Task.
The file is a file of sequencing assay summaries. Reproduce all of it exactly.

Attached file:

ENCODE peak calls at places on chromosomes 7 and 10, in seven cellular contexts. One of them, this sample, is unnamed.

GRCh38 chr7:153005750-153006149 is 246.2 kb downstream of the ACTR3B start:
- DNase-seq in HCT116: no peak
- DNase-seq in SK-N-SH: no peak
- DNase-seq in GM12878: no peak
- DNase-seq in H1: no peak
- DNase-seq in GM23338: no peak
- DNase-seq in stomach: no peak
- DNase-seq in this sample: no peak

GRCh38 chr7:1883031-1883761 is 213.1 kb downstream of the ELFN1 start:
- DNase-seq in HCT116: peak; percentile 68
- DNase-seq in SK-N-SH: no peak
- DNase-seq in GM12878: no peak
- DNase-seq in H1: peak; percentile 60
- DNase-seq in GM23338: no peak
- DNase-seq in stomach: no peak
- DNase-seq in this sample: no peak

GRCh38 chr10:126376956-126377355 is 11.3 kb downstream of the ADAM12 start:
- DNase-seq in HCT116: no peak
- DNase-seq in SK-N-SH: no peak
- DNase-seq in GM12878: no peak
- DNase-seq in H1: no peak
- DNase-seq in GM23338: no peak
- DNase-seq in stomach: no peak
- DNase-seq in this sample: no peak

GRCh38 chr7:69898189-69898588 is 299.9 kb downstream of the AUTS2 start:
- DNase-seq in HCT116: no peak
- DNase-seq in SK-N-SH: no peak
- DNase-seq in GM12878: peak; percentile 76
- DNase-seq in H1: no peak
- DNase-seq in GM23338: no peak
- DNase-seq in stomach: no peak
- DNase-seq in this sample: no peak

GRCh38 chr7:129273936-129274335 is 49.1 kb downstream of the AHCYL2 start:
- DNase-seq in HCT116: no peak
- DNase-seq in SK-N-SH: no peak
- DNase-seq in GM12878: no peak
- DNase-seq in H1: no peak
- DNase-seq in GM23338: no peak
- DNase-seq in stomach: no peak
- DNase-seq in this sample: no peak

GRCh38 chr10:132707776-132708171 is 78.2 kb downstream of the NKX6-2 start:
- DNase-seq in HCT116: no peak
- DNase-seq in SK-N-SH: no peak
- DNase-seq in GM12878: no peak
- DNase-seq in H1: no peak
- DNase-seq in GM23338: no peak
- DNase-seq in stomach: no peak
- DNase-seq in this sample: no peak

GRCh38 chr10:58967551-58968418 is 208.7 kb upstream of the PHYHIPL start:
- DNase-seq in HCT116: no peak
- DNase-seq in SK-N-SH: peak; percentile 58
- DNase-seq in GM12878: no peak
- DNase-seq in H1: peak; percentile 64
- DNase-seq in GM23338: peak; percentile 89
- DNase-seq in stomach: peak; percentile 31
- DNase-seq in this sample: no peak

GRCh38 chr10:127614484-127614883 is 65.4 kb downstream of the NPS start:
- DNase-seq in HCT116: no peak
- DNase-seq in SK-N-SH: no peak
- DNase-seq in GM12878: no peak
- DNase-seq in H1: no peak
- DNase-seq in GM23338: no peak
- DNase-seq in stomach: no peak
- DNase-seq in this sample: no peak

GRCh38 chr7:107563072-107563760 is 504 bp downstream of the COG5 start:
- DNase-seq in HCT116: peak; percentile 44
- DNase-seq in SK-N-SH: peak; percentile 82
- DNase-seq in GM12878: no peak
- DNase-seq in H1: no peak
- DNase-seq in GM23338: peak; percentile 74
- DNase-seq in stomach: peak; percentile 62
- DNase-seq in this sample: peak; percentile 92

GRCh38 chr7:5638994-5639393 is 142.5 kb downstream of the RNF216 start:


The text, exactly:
ENCODE peak calls at places on chromosomes 7 and 10, in seven cellular contexts. One of them, this sample, is unnamed.

GRCh38 chr7:153005750-153006149 is 246.2 kb downstream of the ACTR3B start:
- DNase-seq in HCT116: no peak
- DNase-seq in SK-N-SH: no peak
- DNase-seq in GM12878: no peak
- DNase-seq in H1: no peak
- DNase-seq in GM23338: no peak
- DNase-seq in stomach: no peak
- DNase-seq in this sample: no peak

GRCh38 chr7:1883031-1883761 is 213.1 kb downstream of the ELFN1 start:
- DNase-seq in HCT116: peak; percentile 68
- DNase-seq in SK-N-SH: no peak
- DNase-seq in GM12878: no peak
- DNase-seq in H1: peak; percentile 60
- DNase-seq in GM23338: no peak
- DNase-seq in stomach: no peak
- DNase-seq in this sample: no peak

GRCh38 chr10:126376956-126377355 is 11.3 kb downstream of the ADAM12 start:
- DNase-seq in HCT116: no peak
- DNase-seq in SK-N-SH: no peak
- DNase-seq in GM12878: no peak
- DNase-seq in H1: no peak
- DNase-seq in GM23338: no peak
- DNase-seq in stomach: no peak
- DNase-seq in this sample: no peak

GRCh38 chr7:69898189-69898588 is 299.9 kb downstream of the AUTS2 start:
- DNase-seq in HCT116: no peak
- DNase-seq in SK-N-SH: no peak
- DNase-seq in GM12878: peak; percentile 76
- DNase-seq in H1: no peak
- DNase-seq in GM23338: no peak
- DNase-seq in stomach: no peak
- DNase-seq in this sample: no peak

GRCh38 chr7:129273936-129274335 is 49.1 kb downstream of the AHCYL2 start:
- DNase-seq in HCT116: no peak
- DNase-seq in SK-N-SH: no peak
- DNase-seq in GM12878: no peak
- DNase-seq in H1: no peak
- DNase-seq in GM23338: no peak
- DNase-seq in stomach: no peak
- DNase-seq in this sample: no peak

GRCh38 chr10:132707776-132708171 is 78.2 kb downstream of the NKX6-2 start:
- DNase-seq in HCT116: no peak
- DNase-seq in SK-N-SH: no peak
- DNase-seq in GM12878: no peak
- DNase-seq in H1: no peak
- DNase-seq in GM23338: no peak
- DNase-seq in stomach: no peak
- DNase-seq in this sample: no peak

GRCh38 chr10:58967551-58968418 is 208.7 kb upstream of the PHYHIPL start:
- DNase-seq in HCT116: no peak
- DNase-seq in SK-N-SH: peak; percentile 58
- DNase-seq in GM12878: no peak
- DNase-seq in H1: peak; percentile 64
- DNase-seq in GM23338: peak; percentile 89
- DNase-seq in stomach: peak; percentile 31
- DNase-seq in this sample: no peak

GRCh38 chr10:127614484-127614883 is 65.4 kb downstream of the NPS start:
- DNase-seq in HCT116: no peak
- DNase-seq in SK-N-SH: no peak
- DNase-seq in GM12878: no peak
- DNase-seq in H1: no peak
- DNase-seq in GM23338: no peak
- DNase-seq in stomach: no peak
- DNase-seq in this sample: no peak

GRCh38 chr7:107563072-107563760 is 504 bp downstream of the COG5 start:
- DNase-seq in HCT116: peak; percentile 44
- DNase-seq in SK-N-SH: peak; percentile 82
- DNase-seq in GM12878: no peak
- DNase-seq in H1: no peak
- DNase-seq in GM23338: peak; percentile 74
- DNase-seq in stomach: peak; percentile 62
- DNase-seq in this sample: peak; percentile 92

GRCh38 chr7:5638994-5639393 is 142.5 kb downstream of the RNF216 start: